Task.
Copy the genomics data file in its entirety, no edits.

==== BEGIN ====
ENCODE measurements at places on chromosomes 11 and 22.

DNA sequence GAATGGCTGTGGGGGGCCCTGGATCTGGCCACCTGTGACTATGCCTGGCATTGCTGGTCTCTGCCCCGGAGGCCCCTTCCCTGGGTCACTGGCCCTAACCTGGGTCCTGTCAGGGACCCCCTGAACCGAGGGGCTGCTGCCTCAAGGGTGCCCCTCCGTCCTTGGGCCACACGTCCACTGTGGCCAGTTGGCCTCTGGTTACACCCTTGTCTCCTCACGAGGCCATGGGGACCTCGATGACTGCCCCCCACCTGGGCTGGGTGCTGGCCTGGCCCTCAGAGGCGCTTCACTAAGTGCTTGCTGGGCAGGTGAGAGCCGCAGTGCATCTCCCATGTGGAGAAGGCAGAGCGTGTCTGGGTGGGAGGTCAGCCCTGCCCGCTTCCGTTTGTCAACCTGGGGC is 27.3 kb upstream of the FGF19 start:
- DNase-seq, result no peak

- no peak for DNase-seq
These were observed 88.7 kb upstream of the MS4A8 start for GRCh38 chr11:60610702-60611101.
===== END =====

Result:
ENCODE measurements at places on chromosomes 11 and 22.

DNA sequence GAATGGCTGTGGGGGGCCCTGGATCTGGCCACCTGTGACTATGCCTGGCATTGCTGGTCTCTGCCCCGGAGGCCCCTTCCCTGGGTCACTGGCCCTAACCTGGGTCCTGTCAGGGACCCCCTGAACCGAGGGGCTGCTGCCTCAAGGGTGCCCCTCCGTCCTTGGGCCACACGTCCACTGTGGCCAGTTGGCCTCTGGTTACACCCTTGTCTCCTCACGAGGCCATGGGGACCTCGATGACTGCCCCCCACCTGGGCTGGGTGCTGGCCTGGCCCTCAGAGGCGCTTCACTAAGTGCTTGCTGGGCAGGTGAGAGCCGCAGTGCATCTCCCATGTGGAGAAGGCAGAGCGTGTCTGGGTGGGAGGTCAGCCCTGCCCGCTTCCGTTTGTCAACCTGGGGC is 27.3 kb upstream of the FGF19 start:
- DNase-seq, result no peak

- no peak for DNase-seq
These were observed 88.7 kb upstream of the MS4A8 start for GRCh38 chr11:60610702-60611101.